New Delhi: Doctors advised people using the popular artificial sweetener to not panic as the evidence of it being a possible cancer-causing agent is very low, amid the conundrum on aspartame by the World Health Organisation (WHO).
Aspartame is an artificial (chemical) sweetener widely used in various food and beverage products since the 1980s, including diet drinks, chewing gum, gelatin, ice cream, dairy products such as yoghurt, breakfast cereal, toothpaste and medications such as cough drops and chewable vitamins.
While evidence on the chemical being a potential for cancer has been low, the WHO’s International Agency for Research on Cancer (IARC) on Friday said aspartame should be added to the list of potentially cancer-causing substances.
However, soon after, the global health body’s Joint Food and Agriculture Organisation/WHO Expert Committee on Food Additives (JECFA), said there was no reason to change guidance.
The JECFA also recommended that a person can safely consume up to 14 cans of diet drink a day.
Is there a definite link?
“There is no need to panic and just abandon aspartame completely. There is no real proof cited in this study and the WHO is also very circumspect in its actual recommendation and side by side, there's another WHO recommendation that's come that sets the bar of consumption at very high levels," Dr. Ambrish Mithal, Chairman, Endocrinology and Diabetes, Max HealthCare, told IANS.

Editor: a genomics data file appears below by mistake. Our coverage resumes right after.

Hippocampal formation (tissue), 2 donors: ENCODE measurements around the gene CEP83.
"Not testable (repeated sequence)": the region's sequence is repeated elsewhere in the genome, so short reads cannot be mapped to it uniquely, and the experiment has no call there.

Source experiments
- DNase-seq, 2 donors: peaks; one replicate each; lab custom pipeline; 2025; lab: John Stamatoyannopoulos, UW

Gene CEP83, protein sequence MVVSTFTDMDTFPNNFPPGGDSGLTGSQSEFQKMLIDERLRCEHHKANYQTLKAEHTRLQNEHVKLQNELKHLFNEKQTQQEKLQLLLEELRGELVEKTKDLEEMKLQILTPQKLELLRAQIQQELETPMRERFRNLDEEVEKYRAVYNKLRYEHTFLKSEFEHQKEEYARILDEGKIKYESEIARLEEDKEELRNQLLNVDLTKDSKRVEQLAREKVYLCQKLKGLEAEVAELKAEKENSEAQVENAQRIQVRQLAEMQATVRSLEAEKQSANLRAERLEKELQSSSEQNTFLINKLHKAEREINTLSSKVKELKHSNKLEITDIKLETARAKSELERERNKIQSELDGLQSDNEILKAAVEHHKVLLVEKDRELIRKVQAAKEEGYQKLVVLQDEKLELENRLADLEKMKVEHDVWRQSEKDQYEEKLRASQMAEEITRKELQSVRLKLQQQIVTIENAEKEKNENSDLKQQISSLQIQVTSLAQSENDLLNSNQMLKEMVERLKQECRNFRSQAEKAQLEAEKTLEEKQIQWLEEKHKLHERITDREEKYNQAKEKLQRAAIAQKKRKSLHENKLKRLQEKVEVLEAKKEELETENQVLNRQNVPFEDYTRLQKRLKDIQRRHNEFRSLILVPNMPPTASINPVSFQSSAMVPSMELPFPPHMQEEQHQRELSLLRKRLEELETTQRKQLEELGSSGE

"So the kind of levels they are permitting are actually usually much more than what an average person will consume,” he added.
The IARC classified aspartame as possibly carcinogenic to humans on the basis of limited evidence for cancer in humans (specifically, for hepatocellular carcinoma, which is a type of liver cancer).
There was also limited evidence for cancer in experimental animals and limited evidence related to the possible mechanisms for causing cancer, the WHO said in a statement.
“Definitely cancer producing evidence is very low. If the evidence is very strong, it should be banned, as why should you take anything which produces cancer. But if the evidence is not strong, to label something as carcinogenic puts a lot of fear in people's minds,” Dr V. Mohan, chairman of Dr Mohan’s Diabetes Specialities Centre, told IANS.
“I don't know how much damage this will produce psychologically because of the word ‘cancer’,” he said.
Meanwhile, the JECFA concluded that the data evaluated indicated no sufficient reason to change the previously established acceptable daily intake (ADI) of 0-40 mg per kg body weight for aspartame.
The committee, as well as the doctors reaffirmed that it is safe for a person to consume within this limit per day.
“Overall risk (of aspartame) is very low if consumed within the prescribed limits. No need for panic if you are using aspartame,” Dr Mohan wrote on Twitter.
“It is ok to have aspartame within recommended limits,” added Dr Abby Philips, a hepatologist, popularly known as the liver doctor, on the microblogging site.
Dr Mithal told IANS that “the WHO guidelines do not apply to those who already have diabetes and have to avoid sugar. There is not much benefit in terms of weight reduction, or preventing diabetes. But if someone is taking small amounts, it's okay”.
He however, recommended people to avoid products labelled as “sugar-free and containing no added sugar” because these are “very often loaded with these sweeteners and with uncertain amounts”.
“If you can avoid it, avoid it, of course you can have something without sugar or without the thing that is good,” Dr Mohan said.